(X) Ideas similar to yours are easy to come up with, yet none have ever been shown practical
( ) Any scheme based on opt-out is unacceptable
( ) SMTP headers should not be the subject of legislation
( ) Blacklists suck
( ) Whitelists suck
( ) We should be able to talk about Viagra without being censored
(X) Countermeasures should not involve wire fraud or credit card fraud
( ) Countermeasures should not involve sabotage of public networks
(X) Countermeasures must work if phased in gradually
(X) Sending email should be free
( ) Why should we have to trust you and your servers?
( ) Incompatiblity with open source or open source licenses
( ) Feel-good measures do nothing to solve the problem
( ) Temporary/one-time email addresses are cumbersome
( ) I don’t want the government reading my email
( ) Killing them that way is not slow and painful enough

Furthermore, this is what I think about you:

(X) Sorry dude, but I don’t think it would work.
( ) This is a stupid idea, and you’re a stupid person for suggesting it.
( ) Nice try, assh0le! I’m going to find out where you live and burn your house down!

Re:Micropayments again (1)

Antique Geekmeister (740220) | more than 4 years ago | (#30869352)

We'll see micropayments work when we see fusion power. The overhead of authentication and actually processing money are so large that they are simply not practical for normal email, and the kind of idiot who does spamming now would simply steal funds from your mail servers.

Re:Micropayments again (1)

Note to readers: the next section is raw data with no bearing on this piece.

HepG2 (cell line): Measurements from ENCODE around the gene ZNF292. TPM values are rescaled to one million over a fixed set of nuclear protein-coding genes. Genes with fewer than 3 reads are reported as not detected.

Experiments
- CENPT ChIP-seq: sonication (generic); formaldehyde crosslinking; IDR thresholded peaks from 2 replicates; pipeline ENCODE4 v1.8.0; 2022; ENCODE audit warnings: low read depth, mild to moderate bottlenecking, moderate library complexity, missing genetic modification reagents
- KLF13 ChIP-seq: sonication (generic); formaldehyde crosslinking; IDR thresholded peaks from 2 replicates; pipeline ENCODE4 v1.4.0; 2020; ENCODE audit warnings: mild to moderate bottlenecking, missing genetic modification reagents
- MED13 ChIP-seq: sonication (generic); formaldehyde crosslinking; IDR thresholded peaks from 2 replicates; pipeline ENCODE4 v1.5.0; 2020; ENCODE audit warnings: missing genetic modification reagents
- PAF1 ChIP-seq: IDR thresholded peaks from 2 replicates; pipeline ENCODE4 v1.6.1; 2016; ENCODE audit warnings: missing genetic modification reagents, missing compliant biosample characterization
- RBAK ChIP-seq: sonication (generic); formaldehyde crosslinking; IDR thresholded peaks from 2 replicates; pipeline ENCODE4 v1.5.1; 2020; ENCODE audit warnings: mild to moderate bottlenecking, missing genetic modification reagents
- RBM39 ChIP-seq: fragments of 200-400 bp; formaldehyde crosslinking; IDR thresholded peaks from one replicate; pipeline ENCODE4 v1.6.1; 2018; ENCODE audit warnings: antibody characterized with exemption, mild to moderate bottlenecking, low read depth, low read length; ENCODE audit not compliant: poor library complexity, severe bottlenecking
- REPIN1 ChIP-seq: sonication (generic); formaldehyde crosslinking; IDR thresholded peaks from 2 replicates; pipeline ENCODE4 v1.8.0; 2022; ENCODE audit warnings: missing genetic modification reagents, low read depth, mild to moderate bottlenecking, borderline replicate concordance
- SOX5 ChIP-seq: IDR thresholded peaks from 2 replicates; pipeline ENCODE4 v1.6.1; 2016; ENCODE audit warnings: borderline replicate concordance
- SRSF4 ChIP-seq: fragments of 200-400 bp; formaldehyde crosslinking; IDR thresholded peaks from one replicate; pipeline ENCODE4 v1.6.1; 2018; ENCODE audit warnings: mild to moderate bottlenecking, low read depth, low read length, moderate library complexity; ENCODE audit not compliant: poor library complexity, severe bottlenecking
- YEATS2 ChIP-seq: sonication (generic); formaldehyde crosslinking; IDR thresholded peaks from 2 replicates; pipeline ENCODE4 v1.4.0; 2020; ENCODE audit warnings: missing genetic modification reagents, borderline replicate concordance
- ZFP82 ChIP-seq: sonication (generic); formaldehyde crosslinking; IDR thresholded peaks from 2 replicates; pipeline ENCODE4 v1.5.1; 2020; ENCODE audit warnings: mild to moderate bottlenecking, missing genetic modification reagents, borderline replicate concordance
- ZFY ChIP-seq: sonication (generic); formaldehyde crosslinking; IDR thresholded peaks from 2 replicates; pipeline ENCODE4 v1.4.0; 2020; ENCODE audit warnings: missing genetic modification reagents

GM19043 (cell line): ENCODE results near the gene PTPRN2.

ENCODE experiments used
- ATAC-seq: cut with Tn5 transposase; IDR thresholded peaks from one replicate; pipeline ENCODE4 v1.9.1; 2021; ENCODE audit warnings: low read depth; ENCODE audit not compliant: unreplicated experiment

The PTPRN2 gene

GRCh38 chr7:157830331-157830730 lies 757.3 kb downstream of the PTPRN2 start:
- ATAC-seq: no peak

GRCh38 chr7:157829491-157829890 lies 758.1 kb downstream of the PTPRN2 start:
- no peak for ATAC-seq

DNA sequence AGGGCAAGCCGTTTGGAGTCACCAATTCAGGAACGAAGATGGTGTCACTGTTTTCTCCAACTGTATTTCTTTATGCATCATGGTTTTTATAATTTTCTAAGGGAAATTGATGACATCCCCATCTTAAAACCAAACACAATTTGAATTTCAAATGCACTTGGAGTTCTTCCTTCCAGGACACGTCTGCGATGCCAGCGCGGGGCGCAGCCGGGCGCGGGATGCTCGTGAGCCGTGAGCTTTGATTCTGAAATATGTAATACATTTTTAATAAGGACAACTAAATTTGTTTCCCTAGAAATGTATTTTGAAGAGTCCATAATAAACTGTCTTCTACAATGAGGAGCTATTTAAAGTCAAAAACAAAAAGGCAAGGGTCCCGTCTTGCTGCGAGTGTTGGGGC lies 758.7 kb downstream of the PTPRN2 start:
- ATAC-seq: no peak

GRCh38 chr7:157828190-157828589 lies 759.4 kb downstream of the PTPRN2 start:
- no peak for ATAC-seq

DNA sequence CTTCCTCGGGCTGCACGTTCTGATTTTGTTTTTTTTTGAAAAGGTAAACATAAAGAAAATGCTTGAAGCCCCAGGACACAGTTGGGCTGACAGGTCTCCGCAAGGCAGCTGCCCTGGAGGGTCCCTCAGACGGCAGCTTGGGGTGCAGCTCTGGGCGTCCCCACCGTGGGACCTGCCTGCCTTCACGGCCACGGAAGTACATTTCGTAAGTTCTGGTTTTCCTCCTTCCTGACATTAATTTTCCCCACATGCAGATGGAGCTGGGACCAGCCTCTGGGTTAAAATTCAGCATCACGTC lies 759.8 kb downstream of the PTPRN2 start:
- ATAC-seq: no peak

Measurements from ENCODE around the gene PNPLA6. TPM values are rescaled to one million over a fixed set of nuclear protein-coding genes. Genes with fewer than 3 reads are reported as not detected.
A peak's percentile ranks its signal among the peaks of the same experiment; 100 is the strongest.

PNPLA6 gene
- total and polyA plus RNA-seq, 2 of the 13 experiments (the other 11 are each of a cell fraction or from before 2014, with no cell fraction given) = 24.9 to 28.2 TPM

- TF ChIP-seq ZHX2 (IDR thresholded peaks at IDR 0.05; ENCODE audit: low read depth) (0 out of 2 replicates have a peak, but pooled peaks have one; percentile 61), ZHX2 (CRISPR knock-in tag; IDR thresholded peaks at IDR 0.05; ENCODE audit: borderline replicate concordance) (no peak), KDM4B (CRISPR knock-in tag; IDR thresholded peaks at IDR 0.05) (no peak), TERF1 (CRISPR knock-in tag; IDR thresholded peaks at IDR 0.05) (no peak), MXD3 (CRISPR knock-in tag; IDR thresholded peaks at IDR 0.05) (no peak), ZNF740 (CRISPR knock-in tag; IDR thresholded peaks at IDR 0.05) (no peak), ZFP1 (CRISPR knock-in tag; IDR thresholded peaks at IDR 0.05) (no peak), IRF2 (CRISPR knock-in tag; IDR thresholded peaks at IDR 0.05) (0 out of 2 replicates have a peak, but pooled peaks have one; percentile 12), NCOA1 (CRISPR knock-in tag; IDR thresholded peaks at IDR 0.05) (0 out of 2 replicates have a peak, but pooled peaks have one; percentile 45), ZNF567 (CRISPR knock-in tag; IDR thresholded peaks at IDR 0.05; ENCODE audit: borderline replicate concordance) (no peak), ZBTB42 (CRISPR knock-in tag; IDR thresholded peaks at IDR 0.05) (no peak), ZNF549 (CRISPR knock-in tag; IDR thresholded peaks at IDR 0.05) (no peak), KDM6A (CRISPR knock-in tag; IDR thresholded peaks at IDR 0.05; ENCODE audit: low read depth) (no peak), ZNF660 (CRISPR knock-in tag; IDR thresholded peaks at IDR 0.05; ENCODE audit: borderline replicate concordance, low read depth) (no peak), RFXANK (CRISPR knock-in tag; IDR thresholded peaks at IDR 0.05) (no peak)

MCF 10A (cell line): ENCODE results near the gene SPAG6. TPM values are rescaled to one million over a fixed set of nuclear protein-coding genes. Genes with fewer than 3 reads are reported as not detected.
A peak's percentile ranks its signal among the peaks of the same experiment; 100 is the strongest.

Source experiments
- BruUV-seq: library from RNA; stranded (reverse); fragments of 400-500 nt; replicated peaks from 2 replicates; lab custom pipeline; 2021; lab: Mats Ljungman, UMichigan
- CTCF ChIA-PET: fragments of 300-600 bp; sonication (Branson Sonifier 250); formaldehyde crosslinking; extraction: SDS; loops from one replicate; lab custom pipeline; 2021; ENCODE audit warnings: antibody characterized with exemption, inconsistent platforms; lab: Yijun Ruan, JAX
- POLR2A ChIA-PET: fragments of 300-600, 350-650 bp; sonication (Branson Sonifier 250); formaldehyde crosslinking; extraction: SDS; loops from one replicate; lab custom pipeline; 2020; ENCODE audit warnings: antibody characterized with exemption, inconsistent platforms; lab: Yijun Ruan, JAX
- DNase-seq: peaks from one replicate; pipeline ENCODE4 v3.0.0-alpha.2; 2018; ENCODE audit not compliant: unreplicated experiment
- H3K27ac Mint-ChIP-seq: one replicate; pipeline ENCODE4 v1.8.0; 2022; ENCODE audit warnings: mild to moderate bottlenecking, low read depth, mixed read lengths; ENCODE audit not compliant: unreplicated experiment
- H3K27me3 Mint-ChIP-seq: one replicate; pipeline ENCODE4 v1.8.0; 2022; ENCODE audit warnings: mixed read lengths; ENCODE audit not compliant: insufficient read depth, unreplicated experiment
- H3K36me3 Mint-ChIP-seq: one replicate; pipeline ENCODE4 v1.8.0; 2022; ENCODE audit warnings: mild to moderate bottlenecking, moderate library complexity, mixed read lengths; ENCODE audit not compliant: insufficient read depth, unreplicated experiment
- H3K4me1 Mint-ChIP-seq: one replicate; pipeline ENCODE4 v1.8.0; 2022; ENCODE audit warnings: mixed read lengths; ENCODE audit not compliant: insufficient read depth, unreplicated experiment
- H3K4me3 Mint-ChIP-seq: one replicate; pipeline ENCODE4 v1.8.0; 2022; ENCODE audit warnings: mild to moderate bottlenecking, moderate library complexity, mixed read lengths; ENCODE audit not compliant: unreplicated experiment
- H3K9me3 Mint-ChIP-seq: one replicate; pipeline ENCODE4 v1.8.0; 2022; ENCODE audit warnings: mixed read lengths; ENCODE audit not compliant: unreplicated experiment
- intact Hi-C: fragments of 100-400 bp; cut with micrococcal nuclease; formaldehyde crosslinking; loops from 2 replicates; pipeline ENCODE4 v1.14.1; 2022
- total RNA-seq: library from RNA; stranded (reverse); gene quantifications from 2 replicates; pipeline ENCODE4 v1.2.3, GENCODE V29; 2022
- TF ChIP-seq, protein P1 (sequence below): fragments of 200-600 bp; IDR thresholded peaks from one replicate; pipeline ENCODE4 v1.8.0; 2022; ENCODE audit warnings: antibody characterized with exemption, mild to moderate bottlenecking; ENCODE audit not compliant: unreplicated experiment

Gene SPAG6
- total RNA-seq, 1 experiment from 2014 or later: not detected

Blowit (415131) | more than 4 years ago | (#30869370)

Surgemail already is micropayment ready... Just plug in your bank settings and you are ready to go.

Re:Micropayments again (0)

Anonymous Coward | more than 4 years ago | (#30869378)

hashcash.org

donate a minute of wasted cpu-power, and prove you are not a spammer.

Re:Micropayments again (0)

Anonymous Coward | more than 4 years ago | (#30869680)

gee... I expect you to pay me for reading your post.

What do they mean by 'all'? (1)

Nyxeh (701219) | more than 4 years ago | (#30869072)

Is that 5% sent is spam, or 5% that is delivered is spam? There are layers of spam blockers before any mail even gets remotely near anyones inbox.

Re:What do they mean by 'all'? (3, Interesting)

WuphonsReach (684551) | more than 4 years ago | (#30869306)

Yah, you can cut the rate of bad connections down by about 50%+ if you force the sending host to follow the RFCs.

- Incorrectly formatted HELO/EHLO greeting? 5xx Doesn't catch too many connections as the other end would have to massively screw up in order to trigger the invalid HELO rule.

- Giving a HELO/EHLO that is not a FQDN (fully qualified domain name)? 5xx Many botnets don't follow the FQDN rule and will give a randomly generated HELO name. I've never had a false-positive with checks like this.

- Giving a HELO/EHLO that does not resolve via DNS (see RFC 5321, section 2.3.5 [ietf.org] where it talks about this issue in the 1st bullet point)? 5xx or 4xx if there was a DNSFAIL issue

- SPF record says "-all" for the MAIL FROM or HELO lookup and it fails to pass SPF? 5xx (At which point, you're simply following the instructions of the sender. If the record says "-all", they WANT you to reject non-conforming mail.)

- HELO/EHLO which purport to be from your own system? 5xx Know your servers, know who is allowed to put your domain into the HELO/EHLO and boot the pretenders. Easily done in Postfix with a few simple rules.